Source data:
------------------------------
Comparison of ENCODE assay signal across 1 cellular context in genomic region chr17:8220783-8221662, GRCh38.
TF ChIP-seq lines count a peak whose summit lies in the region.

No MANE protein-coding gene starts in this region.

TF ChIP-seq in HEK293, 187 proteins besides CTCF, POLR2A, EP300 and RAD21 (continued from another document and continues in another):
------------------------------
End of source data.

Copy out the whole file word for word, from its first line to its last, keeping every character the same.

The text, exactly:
Comparison of ENCODE assay signal across 1 cellular context in genomic region chr17:8220783-8221662, GRCh38.
TF ChIP-seq lines count a peak whose summit lies in the region.

No MANE protein-coding gene starts in this region.

TF ChIP-seq in HEK293, 187 proteins besides CTCF, POLR2A, EP300 and RAD21 (continued from another document and continues in another):